As I entered the Unicorn Theatre, my hands full of scarves and cups and leaflets, a man in round spectacles greeted me at the door and cheerfully shook my pinkie finger. As each person entered the theatre space, this man shook one hand after another, saying hello, asking after us, smiling and bouncing on the balls of his feet. The man was, of course, Shôn Dale-Jones.
It seems almost unfair to review his performance as one, even though Dale-Jones insists that by talking into a microphone onstage he is transformed into ‘the performer’ and his guests likewise become ‘the audience’. Whilst the show is a mix of fantasy and reality it is also ultimately a conversation about one man’s personal struggle to understand his position in society. In a jarring world in which his deceased father’s porcelain Duke of Wellington breaks and, elsewhere, refugees drown as they flee in boats from the Turkish coast, this proves a challenge. Dale-Jones tackles this dilemma through combining three seemingly different narratives: writing a film script, his mother breaking the Duke of Wellington, and refugees continuing to flee throughout Europe from Syria. In weaving them together he reminds the audience that we are essentially all part of the same story. And whilst we may have the choice to opt out of each other’s stories and walk away or turn off the television, these stories still continue. Dale-Jones’s question for himself and for us is: how do we opt in whilst also continuing to live our own lives?
All proceeds from the performance go directly to the Save the Children Refugee Crisis Appeal fund, providing a direct link between watching this show and opting in. Yet the performance itself also demonstrates how our lives are connected to others, even when we decide, like his mum, that “I don’t think I’ll watch the news tonight”. It is easy to feel worldless, Dale-Jones tells us. And it’s hard to understand that watching the world of the refugees on the news is really an act of watching our world. Perspective, it seems, is our way to opt-in. When we consider how much we are willing to pay to replace our father’s favourite collectable, and compare that to how much a single refugee pays for a space on a boat, we recognise comparative value. The value of what we do in our daily lives is still important, and it connects to the rest of the world. Perhaps we are not doing anything concrete; we are not changing policies on immigration, we are not signing a cease-fire agreement, but we are recognising our worldly value as individuals.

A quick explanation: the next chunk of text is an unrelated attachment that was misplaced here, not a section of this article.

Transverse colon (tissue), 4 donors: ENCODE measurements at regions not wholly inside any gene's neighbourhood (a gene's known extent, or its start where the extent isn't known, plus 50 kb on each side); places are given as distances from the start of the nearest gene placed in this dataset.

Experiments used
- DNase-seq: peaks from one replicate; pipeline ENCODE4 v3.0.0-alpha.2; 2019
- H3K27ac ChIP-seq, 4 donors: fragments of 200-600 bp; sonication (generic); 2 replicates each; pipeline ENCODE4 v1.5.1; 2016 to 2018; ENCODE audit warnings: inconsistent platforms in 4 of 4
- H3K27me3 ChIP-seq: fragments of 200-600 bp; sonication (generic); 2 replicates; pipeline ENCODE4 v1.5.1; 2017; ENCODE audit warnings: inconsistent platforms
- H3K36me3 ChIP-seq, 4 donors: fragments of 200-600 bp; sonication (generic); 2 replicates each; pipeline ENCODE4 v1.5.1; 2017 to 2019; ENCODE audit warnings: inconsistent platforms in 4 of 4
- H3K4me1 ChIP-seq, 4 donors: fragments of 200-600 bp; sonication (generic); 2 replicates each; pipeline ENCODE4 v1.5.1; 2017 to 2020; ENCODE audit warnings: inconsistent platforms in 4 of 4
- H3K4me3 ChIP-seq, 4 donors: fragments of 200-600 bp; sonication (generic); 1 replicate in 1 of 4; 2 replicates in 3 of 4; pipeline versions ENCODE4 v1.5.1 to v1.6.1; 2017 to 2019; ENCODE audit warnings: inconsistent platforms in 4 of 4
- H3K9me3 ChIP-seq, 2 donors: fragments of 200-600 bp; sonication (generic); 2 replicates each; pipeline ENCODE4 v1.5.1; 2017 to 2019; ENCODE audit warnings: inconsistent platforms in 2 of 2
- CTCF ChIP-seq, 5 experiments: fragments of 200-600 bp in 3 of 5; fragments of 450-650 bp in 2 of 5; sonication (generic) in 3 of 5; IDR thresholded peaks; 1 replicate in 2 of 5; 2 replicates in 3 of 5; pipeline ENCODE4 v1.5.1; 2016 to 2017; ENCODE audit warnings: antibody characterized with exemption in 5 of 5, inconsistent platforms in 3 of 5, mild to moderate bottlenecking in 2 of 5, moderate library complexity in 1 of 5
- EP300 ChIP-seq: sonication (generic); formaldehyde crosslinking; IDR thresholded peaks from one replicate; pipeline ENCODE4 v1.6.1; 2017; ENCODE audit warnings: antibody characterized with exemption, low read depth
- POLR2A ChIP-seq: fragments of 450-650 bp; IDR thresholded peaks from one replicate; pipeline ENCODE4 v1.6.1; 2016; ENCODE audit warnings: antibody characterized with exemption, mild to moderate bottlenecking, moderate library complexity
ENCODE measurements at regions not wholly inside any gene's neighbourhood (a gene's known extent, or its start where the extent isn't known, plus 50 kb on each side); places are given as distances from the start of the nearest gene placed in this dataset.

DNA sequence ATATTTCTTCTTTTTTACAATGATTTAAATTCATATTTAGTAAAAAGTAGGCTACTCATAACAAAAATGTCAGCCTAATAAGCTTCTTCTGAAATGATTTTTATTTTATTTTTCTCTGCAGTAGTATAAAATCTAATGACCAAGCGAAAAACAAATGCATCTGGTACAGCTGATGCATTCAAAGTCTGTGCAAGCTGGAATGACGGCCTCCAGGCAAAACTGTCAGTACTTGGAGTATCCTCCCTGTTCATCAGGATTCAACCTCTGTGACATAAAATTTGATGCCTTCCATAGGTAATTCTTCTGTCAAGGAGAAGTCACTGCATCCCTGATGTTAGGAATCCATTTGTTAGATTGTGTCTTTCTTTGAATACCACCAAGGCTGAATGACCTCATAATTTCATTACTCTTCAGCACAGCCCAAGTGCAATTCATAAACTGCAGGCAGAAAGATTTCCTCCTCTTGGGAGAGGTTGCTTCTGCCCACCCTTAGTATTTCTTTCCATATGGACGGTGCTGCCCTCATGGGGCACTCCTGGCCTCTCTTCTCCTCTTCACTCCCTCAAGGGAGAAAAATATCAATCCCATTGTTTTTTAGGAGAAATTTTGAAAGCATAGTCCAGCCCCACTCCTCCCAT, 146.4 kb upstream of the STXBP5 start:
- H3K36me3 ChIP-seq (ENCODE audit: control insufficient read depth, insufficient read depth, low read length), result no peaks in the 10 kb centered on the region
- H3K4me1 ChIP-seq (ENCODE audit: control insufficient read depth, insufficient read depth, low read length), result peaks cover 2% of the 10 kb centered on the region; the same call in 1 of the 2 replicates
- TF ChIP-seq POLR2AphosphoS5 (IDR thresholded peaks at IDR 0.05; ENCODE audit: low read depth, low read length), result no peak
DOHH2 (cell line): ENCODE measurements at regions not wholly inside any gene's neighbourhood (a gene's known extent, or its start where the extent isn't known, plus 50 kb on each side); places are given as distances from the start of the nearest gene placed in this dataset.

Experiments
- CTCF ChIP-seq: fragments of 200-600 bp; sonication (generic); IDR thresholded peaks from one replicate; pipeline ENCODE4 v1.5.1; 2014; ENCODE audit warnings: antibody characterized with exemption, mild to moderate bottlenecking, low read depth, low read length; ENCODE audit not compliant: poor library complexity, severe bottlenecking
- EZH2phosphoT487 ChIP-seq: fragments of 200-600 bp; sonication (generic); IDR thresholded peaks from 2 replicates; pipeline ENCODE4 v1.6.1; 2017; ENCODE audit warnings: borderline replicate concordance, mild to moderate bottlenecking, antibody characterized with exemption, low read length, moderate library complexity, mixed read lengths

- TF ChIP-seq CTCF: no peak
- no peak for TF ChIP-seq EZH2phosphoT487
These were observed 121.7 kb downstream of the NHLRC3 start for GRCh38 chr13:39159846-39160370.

Dale-Jones often add in asides that feel neither staged nor improvisational (that is, not performative). At the performance I attended, a child was startled by the loudness of the microphone, so he stopped to check in with the child before resuming. On another occasion, as he described his wife carrying three boxes of priceless figurines, he stopped to reassure a woman who was clutching her face in horror that his wife does not drop the boxes. “So you can relax, don’t worry,” he told her. “That’s not the point of this story.”
So what is the point of making one’s struggle into a public exchange between a man with a microphone and an audience? On answer would be that, as an audience, we can listen to each other’s stories, and – like his friends who came together to help his mother find another Duke of Wellington – we can add value to each other’s lives. It is not a complete solution, but it is a partial roadmap for a reality in which we value our father’s possessions, our own creative endeavours, and the lives of those paying all they can for a chance to survive.
The Duke is on at the Unicorn Theatre (until 18 October + 17 Nov); Soho Theatre (17 –22 Oct); Cambridge Junction (27 + 28 Oct, 1 Nov); Royal Court Theatre (28 Nov – 2 Dec); Barbican (15, 16, 17 Dec). Click here for more details of the Unicorn shows.